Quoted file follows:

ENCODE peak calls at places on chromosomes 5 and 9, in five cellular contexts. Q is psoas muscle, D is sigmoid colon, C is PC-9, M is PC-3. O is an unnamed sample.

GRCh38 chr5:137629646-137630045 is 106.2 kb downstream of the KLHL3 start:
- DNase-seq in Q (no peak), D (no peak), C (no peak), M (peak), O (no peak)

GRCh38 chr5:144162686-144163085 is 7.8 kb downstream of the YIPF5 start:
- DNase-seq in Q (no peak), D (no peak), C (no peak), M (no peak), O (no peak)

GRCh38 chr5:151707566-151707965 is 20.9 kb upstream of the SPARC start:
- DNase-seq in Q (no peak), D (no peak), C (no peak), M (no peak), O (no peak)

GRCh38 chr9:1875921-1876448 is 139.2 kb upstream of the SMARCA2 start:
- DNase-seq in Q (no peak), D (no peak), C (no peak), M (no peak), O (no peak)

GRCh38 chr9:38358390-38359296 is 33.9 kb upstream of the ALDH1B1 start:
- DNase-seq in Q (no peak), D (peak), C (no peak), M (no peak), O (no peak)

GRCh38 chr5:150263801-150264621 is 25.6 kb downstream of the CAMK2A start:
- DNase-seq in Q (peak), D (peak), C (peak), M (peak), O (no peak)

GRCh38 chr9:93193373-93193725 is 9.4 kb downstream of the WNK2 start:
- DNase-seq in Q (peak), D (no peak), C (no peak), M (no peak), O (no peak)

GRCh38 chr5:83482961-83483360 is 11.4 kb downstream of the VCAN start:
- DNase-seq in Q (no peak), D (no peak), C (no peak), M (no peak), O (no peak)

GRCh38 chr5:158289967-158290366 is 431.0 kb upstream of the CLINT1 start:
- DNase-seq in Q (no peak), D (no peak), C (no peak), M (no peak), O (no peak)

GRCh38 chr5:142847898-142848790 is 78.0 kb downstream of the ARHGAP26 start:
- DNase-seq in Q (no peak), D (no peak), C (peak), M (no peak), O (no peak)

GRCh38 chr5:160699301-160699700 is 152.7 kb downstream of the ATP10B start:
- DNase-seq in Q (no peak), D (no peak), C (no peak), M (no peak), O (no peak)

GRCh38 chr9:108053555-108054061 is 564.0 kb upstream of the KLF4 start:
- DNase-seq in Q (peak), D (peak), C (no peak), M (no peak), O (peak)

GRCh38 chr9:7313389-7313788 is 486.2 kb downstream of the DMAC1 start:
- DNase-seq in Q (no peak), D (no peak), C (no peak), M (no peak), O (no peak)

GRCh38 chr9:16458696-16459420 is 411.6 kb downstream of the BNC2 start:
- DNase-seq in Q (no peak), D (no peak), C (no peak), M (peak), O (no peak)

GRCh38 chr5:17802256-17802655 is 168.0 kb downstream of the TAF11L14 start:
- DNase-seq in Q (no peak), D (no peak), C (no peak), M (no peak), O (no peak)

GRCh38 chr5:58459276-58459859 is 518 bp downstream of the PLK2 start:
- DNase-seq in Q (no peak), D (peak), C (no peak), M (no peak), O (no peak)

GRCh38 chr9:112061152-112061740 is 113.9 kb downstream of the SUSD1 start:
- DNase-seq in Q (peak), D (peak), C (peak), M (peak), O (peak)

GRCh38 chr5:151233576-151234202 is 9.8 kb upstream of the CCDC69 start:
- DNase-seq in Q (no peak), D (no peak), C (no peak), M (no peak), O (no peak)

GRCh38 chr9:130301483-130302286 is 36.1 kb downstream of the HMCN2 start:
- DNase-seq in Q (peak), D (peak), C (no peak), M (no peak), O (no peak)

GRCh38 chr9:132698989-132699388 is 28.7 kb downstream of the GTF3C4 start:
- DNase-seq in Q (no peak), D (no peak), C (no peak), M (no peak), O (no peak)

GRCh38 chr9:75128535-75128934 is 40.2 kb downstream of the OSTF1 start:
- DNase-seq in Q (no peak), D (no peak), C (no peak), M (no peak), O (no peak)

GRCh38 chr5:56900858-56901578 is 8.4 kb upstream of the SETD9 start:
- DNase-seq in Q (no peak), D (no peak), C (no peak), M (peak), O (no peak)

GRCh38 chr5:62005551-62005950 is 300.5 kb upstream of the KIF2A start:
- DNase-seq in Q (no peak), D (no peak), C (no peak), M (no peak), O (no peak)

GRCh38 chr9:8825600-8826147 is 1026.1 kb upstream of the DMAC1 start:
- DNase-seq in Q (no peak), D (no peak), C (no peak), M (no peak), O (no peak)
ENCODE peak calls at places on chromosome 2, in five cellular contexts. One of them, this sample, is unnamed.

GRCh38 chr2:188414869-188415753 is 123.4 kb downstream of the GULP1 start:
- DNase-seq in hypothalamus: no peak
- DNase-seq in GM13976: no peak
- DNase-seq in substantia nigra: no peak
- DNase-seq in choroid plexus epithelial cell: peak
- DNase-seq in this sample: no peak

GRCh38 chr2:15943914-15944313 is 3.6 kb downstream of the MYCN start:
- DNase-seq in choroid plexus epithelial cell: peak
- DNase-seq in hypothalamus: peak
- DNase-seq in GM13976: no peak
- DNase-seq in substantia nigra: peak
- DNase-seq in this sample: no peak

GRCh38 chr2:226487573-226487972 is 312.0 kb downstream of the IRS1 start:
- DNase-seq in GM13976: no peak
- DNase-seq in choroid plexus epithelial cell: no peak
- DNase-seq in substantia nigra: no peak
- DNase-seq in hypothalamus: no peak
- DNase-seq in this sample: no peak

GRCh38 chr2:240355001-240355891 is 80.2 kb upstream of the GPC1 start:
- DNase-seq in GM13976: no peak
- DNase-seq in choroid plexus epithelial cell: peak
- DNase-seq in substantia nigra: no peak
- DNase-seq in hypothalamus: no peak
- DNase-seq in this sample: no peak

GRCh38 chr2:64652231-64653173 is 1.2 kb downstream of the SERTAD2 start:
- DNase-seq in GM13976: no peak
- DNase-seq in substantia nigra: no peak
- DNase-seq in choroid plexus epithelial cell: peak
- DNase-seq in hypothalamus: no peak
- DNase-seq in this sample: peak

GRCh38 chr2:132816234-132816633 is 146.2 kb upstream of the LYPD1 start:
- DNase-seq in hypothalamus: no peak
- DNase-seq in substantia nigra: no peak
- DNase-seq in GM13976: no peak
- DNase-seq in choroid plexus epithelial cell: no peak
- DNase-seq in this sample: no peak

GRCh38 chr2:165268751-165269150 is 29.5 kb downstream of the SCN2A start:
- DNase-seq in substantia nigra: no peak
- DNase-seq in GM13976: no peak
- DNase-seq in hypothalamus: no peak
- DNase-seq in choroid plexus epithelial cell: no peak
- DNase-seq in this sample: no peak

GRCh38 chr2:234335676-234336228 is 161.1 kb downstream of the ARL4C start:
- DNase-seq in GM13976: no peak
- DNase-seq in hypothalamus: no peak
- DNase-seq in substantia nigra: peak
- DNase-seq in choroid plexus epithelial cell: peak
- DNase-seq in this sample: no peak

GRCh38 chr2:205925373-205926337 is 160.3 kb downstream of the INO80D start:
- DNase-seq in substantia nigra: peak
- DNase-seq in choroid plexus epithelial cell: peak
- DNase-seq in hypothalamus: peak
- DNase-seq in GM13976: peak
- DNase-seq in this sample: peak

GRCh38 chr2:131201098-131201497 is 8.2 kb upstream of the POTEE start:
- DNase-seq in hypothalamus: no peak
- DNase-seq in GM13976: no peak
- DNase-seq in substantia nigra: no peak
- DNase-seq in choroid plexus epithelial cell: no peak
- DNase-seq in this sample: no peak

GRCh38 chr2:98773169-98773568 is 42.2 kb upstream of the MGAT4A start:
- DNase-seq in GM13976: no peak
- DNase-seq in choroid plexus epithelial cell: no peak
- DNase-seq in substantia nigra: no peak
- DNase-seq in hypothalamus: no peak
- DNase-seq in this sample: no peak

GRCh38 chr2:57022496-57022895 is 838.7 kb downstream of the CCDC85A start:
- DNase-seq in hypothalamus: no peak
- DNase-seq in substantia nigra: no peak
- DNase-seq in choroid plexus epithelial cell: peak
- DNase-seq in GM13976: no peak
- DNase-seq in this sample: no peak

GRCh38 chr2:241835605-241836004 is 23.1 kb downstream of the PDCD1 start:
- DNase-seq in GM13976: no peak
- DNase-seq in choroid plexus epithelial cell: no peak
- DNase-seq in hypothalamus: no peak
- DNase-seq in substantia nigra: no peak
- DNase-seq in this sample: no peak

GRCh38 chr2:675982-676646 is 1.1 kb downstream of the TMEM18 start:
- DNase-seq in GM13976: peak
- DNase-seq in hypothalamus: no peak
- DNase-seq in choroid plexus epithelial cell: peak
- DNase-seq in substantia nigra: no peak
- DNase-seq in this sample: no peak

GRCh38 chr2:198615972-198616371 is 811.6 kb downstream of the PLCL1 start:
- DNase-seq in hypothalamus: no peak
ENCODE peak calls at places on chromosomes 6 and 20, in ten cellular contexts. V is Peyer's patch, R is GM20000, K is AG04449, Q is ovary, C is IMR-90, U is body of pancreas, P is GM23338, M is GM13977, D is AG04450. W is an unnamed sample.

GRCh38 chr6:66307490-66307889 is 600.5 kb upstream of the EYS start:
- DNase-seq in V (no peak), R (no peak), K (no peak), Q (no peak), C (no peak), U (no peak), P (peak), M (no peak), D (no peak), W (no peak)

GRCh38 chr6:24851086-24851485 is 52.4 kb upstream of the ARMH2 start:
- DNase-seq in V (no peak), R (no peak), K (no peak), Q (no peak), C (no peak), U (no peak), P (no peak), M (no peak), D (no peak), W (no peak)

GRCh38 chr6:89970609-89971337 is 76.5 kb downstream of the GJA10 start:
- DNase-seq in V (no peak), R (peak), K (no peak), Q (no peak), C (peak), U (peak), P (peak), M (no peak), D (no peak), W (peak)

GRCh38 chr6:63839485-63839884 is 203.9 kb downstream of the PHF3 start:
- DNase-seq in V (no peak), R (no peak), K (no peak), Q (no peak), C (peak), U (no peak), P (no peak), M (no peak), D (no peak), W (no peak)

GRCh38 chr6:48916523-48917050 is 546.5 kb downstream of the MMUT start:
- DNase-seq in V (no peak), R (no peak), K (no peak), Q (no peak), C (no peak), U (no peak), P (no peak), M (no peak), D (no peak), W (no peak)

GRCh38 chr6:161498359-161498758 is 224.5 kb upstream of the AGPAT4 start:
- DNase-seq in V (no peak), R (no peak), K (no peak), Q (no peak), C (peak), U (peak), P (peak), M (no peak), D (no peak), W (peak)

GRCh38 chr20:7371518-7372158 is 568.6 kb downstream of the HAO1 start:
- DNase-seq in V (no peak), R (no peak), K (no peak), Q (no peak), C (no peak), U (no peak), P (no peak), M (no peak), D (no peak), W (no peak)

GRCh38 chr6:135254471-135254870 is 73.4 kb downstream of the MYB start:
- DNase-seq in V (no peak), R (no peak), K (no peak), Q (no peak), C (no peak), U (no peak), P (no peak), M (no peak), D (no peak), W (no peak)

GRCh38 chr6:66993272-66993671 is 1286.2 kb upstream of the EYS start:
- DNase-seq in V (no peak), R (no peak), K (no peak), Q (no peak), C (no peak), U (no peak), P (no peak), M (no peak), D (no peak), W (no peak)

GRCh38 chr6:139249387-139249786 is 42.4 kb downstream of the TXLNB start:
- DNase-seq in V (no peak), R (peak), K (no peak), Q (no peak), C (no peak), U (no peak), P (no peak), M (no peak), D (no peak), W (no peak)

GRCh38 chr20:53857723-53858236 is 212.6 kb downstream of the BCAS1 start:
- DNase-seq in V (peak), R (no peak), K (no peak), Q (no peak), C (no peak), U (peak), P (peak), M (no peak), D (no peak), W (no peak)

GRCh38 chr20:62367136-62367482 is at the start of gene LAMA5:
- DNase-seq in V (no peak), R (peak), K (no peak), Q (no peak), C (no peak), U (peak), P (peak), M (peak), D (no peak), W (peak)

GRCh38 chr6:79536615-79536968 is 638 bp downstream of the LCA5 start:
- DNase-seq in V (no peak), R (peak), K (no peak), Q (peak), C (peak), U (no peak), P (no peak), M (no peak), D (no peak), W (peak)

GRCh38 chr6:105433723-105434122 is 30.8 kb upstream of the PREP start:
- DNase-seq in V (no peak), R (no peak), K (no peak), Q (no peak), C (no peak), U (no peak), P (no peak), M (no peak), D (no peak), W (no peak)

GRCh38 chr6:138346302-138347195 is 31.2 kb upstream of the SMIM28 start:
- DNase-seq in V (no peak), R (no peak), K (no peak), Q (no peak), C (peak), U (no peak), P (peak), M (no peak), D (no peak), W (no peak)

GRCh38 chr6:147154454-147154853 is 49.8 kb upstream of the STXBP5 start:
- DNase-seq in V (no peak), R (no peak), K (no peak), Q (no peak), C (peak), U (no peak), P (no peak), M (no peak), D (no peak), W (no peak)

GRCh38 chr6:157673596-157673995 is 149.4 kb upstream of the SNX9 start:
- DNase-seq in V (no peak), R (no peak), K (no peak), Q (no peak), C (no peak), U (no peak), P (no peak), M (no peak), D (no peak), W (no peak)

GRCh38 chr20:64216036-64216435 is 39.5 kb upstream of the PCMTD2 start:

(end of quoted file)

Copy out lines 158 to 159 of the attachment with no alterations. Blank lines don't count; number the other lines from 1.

GRCh38 chr20:53857723-53858236 is 212.6 kb downstream of the BCAS1 start:
- DNase-seq in V (peak), R (no peak), K (no peak), Q (no peak), C (no peak), U (peak), P (peak), M (no peak), D (no peak), W (no peak)